rebuke

  • 1 Rebuke — Re*buke (r[ e]*b[=u]k ), n. 1. A direct and pointed reproof; a reprimand; also, chastisement; punishment. [1913 Webster] For thy sake I have suffered rebuke. Jer. xv. 15. [1913 Webster] Why bear you these rebukes and answer not? Shak. [1913… …

    The Collaborative International Dictionary of English

  • 2 Rebuke — Re*buke (r[ e]*b[=u]k ), v. t. [imp. & p. p. {Rebuked} (r[ e]*b[=u]kt ); p. pr. & vb. n. {Rebuking}.] [OF. rebouquier to dull, blunt, F. reboucher; perhaps fr. pref. re re + bouche mouth, OF. also bouque, L. bucca cheek; if so, the original sense …

    The Collaborative International Dictionary of English

  • 3 rebuke — [n] reprimand; harsh criticism admonishment, admonition, affliction, bawling out*, berating, blame, castigation, censure, chewingout*, chiding, comeuppance, condemnation, correction, disapproval, dressing down*, earful*, expostulation, going… …

    New thesaurus

  • 4 rebuke — I verb accuse, admonish, animadvert on, berate, blame, bring to book, call down, call to account, call to task, castigate, censure, charge, chastise, chide, correct, criminate, criticize, disapprove, exprobrate, find fault with, judge, lecture,… …

    Law dictionary

  • 5 rebuke — *reprove, reprimand, admonish, reproach, chide Analogous words: rate, upbraid, *scold, berate: *criticize, reprehend, reprobate …

    New Dictionary of Synonyms

  • 6 rebuke — ► VERB ▪ criticize or reprimand sharply. ► NOUN ▪ a sharp criticism. ORIGIN Old French rebuker beat down …

    English terms dictionary

  • 7 rebuke — [ri byo͞ok′] vt. rebuked, rebuking [ME rebuken < Anglo Fr rebuker < OFr rebuchier < re , back + buchier, to beat < buche, stick, billet < Gmc * buska] 1. to blame or scold in a sharp way; reprimand 2. Obs. to force back n. a sharp… …

    English World dictionary

  • 8 rebuke — I n. 1) to administer, deliver, give a rebuke 2) to draw, receive a rebuke 3) a mild; scathing, sharp, stern, stinging rebuke 4) a rebuke to II v. 1) to rebuke mildly; sharply, sternly 2) (D; tr.) to rebuke for (to rebuke smb. for sloppy work) *… …

    Combinatory dictionary

  • 9 rebuke — {{Roman}}I.{{/Roman}} noun ADJECTIVE ▪ harsh, scathing, sharp, stern, stinging, strong ▪ gentle, mild ▪ …

    Collocations dictionary

  • 10 rebuke — UK [rɪˈbjuːk] / US [rɪˈbjuk] verb [transitive] Word forms rebuke : present tense I/you/we/they rebuke he/she/it rebukes present participle rebuking past tense rebuked past participle rebuked formal to tell someone that they have behaved badly.… …

    English dictionary

  • 11 rebuke — {{11}}rebuke (n.) early 15c., a reproof, reprimand, from REBUKE (Cf. rebuke) (v.). {{12}}rebuke (v.) early 14c., to reprimand, reprove; chide, scold, from Anglo Fr. rebuker to repel, beat back, O.Fr. rebuchier, from re back (see RE (Cf. re )) +… …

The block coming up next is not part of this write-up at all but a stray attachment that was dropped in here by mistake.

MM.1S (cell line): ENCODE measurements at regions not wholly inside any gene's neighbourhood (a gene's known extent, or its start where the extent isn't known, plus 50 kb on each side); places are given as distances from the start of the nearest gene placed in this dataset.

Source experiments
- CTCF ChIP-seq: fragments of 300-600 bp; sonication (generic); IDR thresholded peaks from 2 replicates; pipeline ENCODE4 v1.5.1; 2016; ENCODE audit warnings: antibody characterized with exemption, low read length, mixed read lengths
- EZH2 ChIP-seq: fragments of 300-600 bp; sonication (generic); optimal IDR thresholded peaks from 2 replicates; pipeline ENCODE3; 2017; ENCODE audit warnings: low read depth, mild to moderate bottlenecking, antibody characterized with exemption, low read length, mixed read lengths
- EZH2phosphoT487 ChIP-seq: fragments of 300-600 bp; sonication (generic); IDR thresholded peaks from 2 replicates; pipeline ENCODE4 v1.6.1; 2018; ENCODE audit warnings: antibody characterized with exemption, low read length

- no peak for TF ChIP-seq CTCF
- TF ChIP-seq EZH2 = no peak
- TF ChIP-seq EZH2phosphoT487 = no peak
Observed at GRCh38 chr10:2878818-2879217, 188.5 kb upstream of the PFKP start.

Etymology dictionary

  • 12 rebuke — [[t]rɪbju͟ːk[/t]] rebukes, rebuking, rebuked VERB If you rebuke someone, you speak severely to them because they have said or done something that you do not approve of. [FORMAL] [V n] The president rebuked the House and Senate for not passing… …

    English dictionary

  • 13 rebuke — 1. verb she never rebuked him in front of others Syn: reprimand, reproach, scold, admonish, reprove, chastise, upbraid, berate, take to task, criticize, censure; informal tell off, give someone a talking to, give someone a dressing down, give… …

    Thesaurus of popular words

  • 14 rebuke — re|buke [rıˈbju:k] v [T] [Date: 1300 1400; : Old North French; Origin: rebuker, from bukier to hit, cut down ] formal to speak to someone severely about something they have done wrong = ↑reprimand rebuke sb for doing sth ▪ Members of the jury… …

    Dictionary of contemporary English

  • 15 rebuke — verb (T) formal to speak to someone severely, about something they have done wrong: rebuke sb for doing sth: Father Cary rebuked her for using bad language. rebuke noun (C, U): a stern rebuke …

    Longman dictionary of contemporary English

  • 16 Rebuke — In English law and the canon law of the Church of England, a rebuke is a censure on a member of the clergy. [Ecclesiastical Jurisdiction Measure 1963, [http://www.uk legislation.hmso.gov.uk/RevisedStatutes/Acts/ukcm/1963/cukcm 19630001 en 8#pt8… …

    Wikipedia

  • 17 rebuke — I. transitive verb (rebuked; rebuking) Etymology: Middle English, from Anglo French rebucher, rebouker to blunt, check, reprimand Date: 14th century 1. a. to criticize sharply ; reprimand b. to serve as a rebuke to 2. to turn back or keep down ; …

    New Collegiate Dictionary

  • 18 rebuke — 1. verb she never rebuked him Syn: reprimand, reproach, scold, admonish; informal tell off; Brit.; informal tick off; N.Amer.; informal chew out Ant: praise 2. noun a severe rebuke Syn …

    Synonyms and antonyms dictionary

  • 19 rebuke — [rɪˈbjuːk] verb [T] formal to tell someone angrily that they have behaved badly rebuke noun [C] …

    Dictionary for writing and speaking English

  • 20 rebuke — rebukable, adj. rebuker, n. rebukingly, adv. /ri byoohk /, v., rebuked, rebuking, n. v.t. 1. to express sharp, stern disapproval of; reprove; reprimand. n. 2. sharp, stern disapproval; reproof; reprimand. [1275 1325; ME rebuken (v.) < AF rebuker… …

    Universalium